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It's ironic that many of the scariest, non-certified organic foods are labeled "natural" -- a term that could not mean less, or mislead more. Like "home-style" or "old-fashioned," the label "natural" can mean whatever the labeler wants it to mean. You could put "natural" on a lab-grade jar of MSG crystals, or on a packet of 10-year-old Twinkies, without violating any law. And all too often it's the companies playing the "natural" card that are doing the most unnatural things to your food.
If these food products are not certified organic, some of the ingredients have probably been processed with hexane, no matter how many times the word "natural" is stamped on the package. Since hexane is used in the manufacturing process, it's not listed as an ingredient in the foods it helps produce, though residues find their way into the finished product.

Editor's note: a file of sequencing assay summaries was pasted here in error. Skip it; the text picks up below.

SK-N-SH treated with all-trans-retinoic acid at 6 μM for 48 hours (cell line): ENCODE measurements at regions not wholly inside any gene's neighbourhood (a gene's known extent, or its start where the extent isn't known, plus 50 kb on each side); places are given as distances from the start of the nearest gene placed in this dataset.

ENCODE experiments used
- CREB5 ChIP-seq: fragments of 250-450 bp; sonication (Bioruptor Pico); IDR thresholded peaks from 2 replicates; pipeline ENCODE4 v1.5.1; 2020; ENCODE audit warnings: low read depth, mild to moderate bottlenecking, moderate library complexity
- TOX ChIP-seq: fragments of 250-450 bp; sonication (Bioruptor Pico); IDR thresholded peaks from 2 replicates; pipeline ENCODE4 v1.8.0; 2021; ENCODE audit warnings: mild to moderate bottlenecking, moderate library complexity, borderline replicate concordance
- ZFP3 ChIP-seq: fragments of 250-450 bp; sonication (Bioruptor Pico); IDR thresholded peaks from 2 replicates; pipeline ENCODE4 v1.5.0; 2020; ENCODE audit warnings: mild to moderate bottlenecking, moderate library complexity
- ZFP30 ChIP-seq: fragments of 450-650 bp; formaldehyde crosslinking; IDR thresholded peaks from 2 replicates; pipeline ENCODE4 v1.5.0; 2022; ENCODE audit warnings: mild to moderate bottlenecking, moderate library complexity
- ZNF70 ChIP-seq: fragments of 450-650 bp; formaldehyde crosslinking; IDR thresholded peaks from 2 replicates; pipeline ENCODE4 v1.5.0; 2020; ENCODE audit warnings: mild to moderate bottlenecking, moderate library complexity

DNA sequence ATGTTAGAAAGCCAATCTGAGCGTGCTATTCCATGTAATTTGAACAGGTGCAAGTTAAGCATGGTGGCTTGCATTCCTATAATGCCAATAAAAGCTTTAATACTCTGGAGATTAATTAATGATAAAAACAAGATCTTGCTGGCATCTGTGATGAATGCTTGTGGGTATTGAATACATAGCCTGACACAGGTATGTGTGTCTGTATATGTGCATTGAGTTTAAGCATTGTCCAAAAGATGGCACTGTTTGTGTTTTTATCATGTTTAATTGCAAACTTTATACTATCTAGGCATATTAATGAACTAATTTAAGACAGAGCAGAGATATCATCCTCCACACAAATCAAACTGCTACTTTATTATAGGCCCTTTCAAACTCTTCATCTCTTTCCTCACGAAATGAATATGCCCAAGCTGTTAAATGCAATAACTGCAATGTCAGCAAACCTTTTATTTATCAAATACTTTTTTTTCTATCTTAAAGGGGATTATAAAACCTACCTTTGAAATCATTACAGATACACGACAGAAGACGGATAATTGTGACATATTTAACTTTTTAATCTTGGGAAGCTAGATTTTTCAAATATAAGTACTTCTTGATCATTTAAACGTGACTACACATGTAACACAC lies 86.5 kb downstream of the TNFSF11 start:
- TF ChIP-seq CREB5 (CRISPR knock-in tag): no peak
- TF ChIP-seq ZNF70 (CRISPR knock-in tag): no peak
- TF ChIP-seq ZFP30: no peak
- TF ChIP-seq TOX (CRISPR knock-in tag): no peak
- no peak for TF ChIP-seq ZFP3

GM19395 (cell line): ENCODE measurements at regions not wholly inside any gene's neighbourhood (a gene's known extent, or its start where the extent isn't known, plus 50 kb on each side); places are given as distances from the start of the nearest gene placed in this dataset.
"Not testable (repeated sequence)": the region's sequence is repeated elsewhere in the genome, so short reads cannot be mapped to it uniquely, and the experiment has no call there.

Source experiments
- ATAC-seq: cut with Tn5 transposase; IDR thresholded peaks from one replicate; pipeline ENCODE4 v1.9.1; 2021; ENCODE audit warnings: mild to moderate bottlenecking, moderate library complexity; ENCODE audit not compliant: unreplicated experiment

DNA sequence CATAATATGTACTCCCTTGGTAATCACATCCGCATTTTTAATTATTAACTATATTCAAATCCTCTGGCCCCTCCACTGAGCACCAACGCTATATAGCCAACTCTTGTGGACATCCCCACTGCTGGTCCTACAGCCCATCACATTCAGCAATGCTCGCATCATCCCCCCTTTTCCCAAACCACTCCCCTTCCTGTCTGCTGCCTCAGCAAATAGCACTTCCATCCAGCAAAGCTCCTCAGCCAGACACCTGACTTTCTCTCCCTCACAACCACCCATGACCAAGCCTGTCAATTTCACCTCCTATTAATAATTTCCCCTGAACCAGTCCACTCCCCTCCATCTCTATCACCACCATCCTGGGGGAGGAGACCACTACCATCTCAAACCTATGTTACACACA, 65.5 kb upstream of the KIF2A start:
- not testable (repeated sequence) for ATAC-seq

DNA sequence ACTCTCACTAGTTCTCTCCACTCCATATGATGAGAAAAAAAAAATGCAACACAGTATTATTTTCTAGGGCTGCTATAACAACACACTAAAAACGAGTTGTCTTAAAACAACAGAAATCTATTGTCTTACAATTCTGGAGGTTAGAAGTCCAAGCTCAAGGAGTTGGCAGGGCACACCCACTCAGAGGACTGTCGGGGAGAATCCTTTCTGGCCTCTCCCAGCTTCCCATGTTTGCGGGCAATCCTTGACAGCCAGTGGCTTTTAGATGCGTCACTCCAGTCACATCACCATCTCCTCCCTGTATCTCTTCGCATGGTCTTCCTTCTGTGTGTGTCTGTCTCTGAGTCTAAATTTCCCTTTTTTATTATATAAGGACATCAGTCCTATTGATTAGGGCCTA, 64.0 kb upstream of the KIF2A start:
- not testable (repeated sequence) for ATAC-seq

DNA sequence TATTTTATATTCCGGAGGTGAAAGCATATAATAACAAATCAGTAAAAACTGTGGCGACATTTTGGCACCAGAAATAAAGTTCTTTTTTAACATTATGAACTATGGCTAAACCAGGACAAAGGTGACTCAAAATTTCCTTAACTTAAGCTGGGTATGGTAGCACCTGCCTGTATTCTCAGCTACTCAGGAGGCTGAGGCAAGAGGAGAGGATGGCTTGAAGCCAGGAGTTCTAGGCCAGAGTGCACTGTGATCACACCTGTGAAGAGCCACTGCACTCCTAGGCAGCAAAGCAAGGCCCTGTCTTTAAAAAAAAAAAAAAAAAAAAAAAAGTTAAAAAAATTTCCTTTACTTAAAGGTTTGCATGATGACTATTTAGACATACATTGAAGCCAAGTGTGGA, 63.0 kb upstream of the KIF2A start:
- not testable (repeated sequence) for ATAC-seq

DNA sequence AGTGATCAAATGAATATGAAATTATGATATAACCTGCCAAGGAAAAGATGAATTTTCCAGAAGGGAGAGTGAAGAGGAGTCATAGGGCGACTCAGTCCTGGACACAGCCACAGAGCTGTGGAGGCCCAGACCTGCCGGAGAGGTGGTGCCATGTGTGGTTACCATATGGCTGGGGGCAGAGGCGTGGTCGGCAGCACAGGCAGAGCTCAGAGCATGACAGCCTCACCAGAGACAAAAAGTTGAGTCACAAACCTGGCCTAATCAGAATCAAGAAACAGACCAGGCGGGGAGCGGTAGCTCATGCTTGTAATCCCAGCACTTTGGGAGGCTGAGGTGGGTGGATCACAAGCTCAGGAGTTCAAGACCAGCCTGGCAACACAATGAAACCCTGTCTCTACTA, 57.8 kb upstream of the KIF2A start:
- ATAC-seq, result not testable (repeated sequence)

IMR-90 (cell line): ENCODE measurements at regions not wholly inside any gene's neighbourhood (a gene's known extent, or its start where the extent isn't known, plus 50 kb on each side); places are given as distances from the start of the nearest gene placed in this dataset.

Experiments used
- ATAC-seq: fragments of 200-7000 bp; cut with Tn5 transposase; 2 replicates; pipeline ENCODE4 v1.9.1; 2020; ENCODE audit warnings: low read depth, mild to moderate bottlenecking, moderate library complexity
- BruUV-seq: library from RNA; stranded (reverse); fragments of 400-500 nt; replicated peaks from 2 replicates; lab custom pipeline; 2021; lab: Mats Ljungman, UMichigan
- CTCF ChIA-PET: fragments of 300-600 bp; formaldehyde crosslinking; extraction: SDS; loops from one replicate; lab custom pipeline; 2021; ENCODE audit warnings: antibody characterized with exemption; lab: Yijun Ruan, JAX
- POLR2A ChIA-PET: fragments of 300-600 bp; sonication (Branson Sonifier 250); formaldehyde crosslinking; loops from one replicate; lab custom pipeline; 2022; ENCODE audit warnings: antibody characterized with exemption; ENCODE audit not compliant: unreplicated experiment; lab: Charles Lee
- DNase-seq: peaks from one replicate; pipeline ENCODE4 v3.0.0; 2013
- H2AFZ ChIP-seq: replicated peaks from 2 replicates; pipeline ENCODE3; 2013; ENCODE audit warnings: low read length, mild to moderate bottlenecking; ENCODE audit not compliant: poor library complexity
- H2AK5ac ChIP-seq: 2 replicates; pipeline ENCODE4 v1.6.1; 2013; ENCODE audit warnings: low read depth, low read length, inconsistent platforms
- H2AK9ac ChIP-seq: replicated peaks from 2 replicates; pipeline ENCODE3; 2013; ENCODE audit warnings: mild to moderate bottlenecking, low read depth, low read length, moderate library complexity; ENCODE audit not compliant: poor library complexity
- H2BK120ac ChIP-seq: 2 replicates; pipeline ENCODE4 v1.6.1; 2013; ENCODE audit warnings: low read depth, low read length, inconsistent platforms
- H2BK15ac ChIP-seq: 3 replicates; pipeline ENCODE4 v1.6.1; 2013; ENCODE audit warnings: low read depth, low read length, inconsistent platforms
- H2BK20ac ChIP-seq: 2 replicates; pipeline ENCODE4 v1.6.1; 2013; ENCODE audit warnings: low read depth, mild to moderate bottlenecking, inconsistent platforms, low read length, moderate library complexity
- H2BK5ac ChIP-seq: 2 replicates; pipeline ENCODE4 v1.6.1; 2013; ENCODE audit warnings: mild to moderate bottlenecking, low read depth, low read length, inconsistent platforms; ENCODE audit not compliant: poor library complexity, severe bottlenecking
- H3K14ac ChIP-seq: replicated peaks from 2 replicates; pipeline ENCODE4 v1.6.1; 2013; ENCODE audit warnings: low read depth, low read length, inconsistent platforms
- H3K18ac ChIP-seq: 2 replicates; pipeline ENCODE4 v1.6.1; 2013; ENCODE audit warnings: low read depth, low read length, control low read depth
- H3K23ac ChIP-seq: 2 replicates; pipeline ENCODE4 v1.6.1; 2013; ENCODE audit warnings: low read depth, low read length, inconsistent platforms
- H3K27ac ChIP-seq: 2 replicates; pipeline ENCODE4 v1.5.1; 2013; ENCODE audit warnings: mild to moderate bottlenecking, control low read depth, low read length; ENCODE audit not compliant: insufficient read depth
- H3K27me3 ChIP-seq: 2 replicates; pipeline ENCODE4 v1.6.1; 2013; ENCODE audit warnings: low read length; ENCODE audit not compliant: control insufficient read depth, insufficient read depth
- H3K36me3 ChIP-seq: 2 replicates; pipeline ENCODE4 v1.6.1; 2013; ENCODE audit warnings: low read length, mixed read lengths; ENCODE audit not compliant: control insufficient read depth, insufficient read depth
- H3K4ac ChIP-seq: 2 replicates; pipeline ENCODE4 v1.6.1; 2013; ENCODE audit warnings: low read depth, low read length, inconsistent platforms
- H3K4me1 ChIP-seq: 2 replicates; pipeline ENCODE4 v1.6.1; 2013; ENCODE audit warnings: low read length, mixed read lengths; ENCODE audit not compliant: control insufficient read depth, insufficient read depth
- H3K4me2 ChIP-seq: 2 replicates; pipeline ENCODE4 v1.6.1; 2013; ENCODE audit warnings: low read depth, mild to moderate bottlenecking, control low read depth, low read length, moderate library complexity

The European Union has strict standards for acceptable hexane residue levels in soy and oilseed products, but in the U.S., there are no such limits. The organic watchdog group Cornucopia Institute arranged for a lab to test samples of U.S. soy products for hexane content. Hexane was found, in levels as high as 21 parts per million -- more than twice the 10 ppm allowed by the EU in comparable products.